Big Data Needs “Data-Centric Security Focus”

Jun 06, 2014

Research firm Gartner has called upon organisations to “avoid security chaos” by including all data in security policies.

The company claims that currently, big data tends to be dealt with in isolation and this could cause problems.  

According to its Big Data Needs a Data-Centric Security Focus report, during 2016, over 805 of businesses will not develop a consolidated data security policy, which may lead to potential noncompliance, security breaches and financial liabilities.

“Businesses have traditionally managed data within structured and unstructured silos, driven by inherent requirements to deploy relational database management systems, file storage systems and unstructured files shares,” said principal research analyst at Gartner, Brian Lowans.

“However, the advent of big data and cloud storage environments is transforming the way in which data is stored, accessed and processed and CISOs (chief information security officers) need to develop a data-centric security approach,” Lowans claimed.

“Unfortunately, this is not common practice today and its planning is critical to avoid uncoordinated data security policies and management,” he added.

CISOs Must Lead Collaboration For Greater Security

Gartner has recommended that CISOs collaborate with trusted team members to develop and manage an enterprise data security policy.

It says this policy should define data residency requirements, stakeholder responsibilities, business needs, risk appetite, data process needs and security controls.

However, the report adds that the process is complicated by access to public cloud services and infrastructure, as it opens the potential for access by cloud service providers and security vendors.

The study claims that data flows will result in a growing need to monitor and audit access to protect data across silos.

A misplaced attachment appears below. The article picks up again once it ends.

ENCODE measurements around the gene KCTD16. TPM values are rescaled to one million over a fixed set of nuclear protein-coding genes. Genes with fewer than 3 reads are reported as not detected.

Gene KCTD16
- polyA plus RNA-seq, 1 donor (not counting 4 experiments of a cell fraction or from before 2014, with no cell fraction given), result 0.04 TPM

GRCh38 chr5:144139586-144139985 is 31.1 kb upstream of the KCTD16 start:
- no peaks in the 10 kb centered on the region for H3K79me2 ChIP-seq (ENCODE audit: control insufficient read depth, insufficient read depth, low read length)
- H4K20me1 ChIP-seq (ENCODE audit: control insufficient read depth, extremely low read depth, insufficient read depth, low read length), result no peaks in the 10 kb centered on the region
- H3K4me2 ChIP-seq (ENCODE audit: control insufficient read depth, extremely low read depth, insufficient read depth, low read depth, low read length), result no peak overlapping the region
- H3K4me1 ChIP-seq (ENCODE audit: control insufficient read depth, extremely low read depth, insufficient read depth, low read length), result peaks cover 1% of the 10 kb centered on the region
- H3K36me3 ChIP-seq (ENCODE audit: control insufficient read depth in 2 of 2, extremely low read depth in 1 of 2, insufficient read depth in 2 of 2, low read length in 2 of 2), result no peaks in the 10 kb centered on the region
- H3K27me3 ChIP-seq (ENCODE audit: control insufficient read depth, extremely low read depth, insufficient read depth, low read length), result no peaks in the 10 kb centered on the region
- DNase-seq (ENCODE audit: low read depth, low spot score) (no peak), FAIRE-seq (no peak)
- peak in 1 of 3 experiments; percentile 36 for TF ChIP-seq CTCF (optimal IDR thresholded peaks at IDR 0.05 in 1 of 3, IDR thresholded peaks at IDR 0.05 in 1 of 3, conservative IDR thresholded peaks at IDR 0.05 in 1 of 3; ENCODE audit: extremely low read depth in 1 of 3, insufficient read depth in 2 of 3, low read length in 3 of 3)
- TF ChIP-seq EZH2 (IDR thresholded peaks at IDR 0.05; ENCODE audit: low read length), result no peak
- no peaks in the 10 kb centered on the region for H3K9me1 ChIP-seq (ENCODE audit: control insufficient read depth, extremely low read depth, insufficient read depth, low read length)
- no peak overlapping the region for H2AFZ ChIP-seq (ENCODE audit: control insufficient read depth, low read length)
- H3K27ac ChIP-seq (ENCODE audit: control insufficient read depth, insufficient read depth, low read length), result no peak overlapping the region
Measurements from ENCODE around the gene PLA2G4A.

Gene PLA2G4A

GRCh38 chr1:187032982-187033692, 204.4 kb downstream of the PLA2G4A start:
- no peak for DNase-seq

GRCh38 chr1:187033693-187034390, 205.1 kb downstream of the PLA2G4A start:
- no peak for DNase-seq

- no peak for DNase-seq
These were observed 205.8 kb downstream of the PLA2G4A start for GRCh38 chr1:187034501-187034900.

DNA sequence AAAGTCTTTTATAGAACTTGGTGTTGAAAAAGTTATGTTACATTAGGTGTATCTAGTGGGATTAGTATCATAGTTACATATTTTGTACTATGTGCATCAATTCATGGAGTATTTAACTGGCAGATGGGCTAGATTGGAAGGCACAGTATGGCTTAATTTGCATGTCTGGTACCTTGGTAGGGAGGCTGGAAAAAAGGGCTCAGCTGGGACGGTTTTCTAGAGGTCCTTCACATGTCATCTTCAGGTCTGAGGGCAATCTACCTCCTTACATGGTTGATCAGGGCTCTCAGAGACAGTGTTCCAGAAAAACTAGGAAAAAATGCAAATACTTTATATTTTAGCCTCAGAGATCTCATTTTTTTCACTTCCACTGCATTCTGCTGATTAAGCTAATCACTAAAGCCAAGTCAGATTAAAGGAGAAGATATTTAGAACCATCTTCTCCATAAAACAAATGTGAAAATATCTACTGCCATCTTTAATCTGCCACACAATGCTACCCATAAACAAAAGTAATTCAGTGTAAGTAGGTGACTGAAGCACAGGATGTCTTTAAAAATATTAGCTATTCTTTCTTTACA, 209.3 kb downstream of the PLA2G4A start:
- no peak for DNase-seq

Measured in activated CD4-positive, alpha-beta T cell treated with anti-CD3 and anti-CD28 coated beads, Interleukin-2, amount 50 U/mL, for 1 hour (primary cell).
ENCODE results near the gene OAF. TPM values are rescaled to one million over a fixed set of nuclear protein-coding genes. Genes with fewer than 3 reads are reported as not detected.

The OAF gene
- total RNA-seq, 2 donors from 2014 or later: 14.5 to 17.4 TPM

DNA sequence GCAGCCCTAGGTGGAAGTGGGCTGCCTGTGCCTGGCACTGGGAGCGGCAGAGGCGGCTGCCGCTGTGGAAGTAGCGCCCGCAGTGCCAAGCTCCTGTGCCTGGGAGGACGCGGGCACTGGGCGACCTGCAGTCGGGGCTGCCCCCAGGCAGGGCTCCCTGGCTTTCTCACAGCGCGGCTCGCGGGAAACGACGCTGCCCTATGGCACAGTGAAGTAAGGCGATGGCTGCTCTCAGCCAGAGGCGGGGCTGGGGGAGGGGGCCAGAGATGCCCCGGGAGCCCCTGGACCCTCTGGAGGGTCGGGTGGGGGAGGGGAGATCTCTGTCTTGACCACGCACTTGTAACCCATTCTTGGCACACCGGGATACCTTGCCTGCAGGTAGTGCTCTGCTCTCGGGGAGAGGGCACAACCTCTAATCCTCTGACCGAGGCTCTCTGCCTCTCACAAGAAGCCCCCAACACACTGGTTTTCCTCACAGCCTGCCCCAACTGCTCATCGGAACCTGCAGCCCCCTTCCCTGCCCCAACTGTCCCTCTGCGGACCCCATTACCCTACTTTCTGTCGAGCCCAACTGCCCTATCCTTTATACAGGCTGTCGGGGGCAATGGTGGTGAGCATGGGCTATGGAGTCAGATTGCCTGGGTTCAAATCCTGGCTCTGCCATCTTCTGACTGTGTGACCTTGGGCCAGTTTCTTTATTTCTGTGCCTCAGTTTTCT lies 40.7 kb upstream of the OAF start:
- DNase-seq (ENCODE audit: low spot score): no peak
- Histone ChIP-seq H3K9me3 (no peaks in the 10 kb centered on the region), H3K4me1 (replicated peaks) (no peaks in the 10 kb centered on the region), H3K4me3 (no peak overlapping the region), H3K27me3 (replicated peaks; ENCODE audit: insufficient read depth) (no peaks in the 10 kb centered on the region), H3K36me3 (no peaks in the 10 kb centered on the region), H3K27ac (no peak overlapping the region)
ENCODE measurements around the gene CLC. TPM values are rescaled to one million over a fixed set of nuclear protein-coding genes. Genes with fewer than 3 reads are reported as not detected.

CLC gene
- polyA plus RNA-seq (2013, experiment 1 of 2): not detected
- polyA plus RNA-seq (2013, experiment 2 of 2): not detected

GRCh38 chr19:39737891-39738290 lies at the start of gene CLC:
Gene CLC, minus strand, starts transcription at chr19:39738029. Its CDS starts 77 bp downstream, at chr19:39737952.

“Business stakeholders may not be accustomed to having strong relations with security teams and CISOs need to build partnerships with them to develop new management structures for data security accountability and to identify cross-functional training needs,” claimed Lowans.

© 24N.biz 

Comments

I agree that these “data flows will result in a growing need to monitor and audit access to protect data across silos.” But the bad news is that monitoring is not catching the bad guys according to the latest report from Verizon.

The 2014 Verizon Data Breach Investigations Report concluded that enterprises are losing ground in the fight against persistent cyber-attacks. Monitoring cannot catch the bad guys until it is too late and this picture is unfortunately not improving according to Verizon.

The Verizon 2013 and 2014 reports concluded that less than 14% of breaches are detected by internal security tools. Detection by external third party entities unfortunately increased from approximately 10% to 25% during the last three years. Specifically notification by law enforcement increased from around 25% to 33% during the last three years.
The recent attack on Target utilized memory scraping malware to attack sensitive data in computer memory. Attackers will always look for the next available path to the data, using regulations as a blueprint of current security practices.  For example, most current data security regulations only require data at rest to be protected. Organizations have responded by protecting their data at rest, but leaving their data flow and applications relatively unprotected. This might explain the dramatic rise of memory scraping malware on the list of “Top 20 varieties of threat actions over time”, from #17 in 2012, all the way up to #4 in 2013 according to the latest Verizon report.

Our current approaches with monitoring and intrusion detection products can't tell you what normal looks like in your own systems and SIEM technology is simply too slowly to be useful for security analytics. Advancements in Big Data security analytics may help over time, but we don't have time to wait. We need to protect our sensitive data itself.
Studies have shown that users of data tokenization experience up to 50 % fewer security-related incidents (e.g. unauthorized access, data loss, or data exposure) than non-users.

Ulf Mattsson, CTO Protegrity

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